Oslo, 25 November 2019 – Over 700 delegates are now in Norway for the world’s global anti-landmine summit of the Mine Ban Convention a diplomatic treaty that bans anti-personnel mines and calls for assistance to the victims of these weapons.
The meeting, convened under the name the Oslo Review Conference on a Mine-Free World, takes place 25-29 November in the same city where it was adopted 20 years ago. On its margins, a meeting of experts on the rights of mine victims has opened under the auspices of the Committee on Victim Assistance chaired by Mozambique, with members Belgium, Chile and Italy.
“We know that a mine-free world does not mean a world without mine victims and survivors. We must continue working to ensure that their rights are upheld so that they can live dignified lives,” said Ambassador Hans Brattskar who presides over the Conference.
“This Convention has been instrumental in recognising the rights of survivors. Yet, many still don’t have adequate access to health services, education or employment opportunities. Our joint aim is to ensure that survivors and mine-affected communities, as well as all other persons with disabilities, can enjoy their full rights and participate in society on an equal basis with others."
In countries like Norway, publicly-financed systems for the provision of assistive technology to people with disabilities are among the cornerstones of their disability policy.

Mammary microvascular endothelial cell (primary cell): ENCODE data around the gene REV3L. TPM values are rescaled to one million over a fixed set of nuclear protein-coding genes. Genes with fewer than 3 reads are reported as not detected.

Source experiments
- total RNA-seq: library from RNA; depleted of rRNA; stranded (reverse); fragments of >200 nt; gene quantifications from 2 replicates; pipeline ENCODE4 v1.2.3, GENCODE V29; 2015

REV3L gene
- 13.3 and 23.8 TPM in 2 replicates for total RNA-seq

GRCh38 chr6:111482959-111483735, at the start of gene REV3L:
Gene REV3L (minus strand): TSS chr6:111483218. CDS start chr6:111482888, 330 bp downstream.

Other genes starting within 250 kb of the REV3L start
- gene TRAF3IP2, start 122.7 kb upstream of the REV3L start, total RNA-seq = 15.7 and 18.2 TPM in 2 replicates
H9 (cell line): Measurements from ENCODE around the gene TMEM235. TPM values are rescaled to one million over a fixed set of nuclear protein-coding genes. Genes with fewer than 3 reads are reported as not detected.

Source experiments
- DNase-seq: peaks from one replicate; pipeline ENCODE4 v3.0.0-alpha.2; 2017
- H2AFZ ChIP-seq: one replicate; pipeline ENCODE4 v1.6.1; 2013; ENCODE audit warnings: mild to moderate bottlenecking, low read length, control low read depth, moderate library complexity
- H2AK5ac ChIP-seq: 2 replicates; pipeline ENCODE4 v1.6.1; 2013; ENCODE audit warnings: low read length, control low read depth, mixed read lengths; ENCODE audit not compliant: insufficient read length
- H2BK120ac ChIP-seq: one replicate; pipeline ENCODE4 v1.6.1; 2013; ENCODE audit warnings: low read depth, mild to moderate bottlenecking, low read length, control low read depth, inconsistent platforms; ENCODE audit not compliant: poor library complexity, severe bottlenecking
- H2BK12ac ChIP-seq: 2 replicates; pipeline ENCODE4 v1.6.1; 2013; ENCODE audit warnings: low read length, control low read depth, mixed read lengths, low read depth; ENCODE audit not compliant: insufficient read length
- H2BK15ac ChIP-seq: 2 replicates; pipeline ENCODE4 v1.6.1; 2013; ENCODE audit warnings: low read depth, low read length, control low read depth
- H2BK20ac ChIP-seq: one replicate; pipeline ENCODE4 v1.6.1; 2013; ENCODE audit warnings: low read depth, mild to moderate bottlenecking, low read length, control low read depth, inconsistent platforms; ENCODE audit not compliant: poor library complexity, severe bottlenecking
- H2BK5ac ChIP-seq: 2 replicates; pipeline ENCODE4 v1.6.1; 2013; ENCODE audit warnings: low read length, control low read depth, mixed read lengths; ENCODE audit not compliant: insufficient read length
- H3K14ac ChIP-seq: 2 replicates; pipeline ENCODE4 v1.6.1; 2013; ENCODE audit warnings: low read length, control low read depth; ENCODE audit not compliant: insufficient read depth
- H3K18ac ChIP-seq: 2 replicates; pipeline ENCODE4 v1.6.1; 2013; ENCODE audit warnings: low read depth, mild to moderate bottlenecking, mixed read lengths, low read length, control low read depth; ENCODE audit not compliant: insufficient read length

The Norwegian Minister of International Development Dag Inge Ulstein kicked off the meeting.
“I would like to underline that support for the victims of mines and other persons with disabilities is not about special rights for those affected, it is about enjoying the same rights that we are all entitled to. It is not a question of persons with disabilities having different needs than others, it is precisely because we all have the same needs for education, health, safety, care and inclusion that we must increase our efforts,” said the Minister.
A group of representatives of States that have reported significant numbers of mine survivors including some of the poorest on earth are to visit the Oslo Assistive Technology Centre to explore the efficient system Norway has put in place for the rehabilitation of persons living with disabilities.
In total, 40 experts from States, civil society organisations including the International Committee of the Red Cross (ICRC) and the United Nations are to exchange experiences, lessons learnt and best practices on one of the key provisions of the Convention.
The UN Special Envoy on Disability Rights Maria Soledad Cisternas Reyes, and the Special Envoy of the Convention HRH Prince Mired of Jordan also participated in the opening ceremony.
"There exists a great deficiency on statistics of persons with disabilities and their needs which makes the provision of care services a true challenge," she said. "We must be able to bridge the humanitarian aspect of the Ottawa Convention, the human rights perspective from the CRPD and the SDGs."
Norway has been supporting Mine Action for 25 years and is one of the world’s top five donors for global mine action (2018: ca USD 45 million), currently funding mine action in 20 countries across the world.
The Anti-Personnel Mine Ban Convention was adopted in Oslo in 1997, opened for signature in Ottawa the same year and entered into force on 1 March 1999. To date, nearly 85% of the world’s states (164) have joined the Convention.
These States together have destroyed nearly 52 million anti-personnel mines and returned for their normal use, millions of square metres of land that was once contaminated with mines.
For more information, contact the Convention's Implementation Support Unit, isu(at)apminebanconvention.org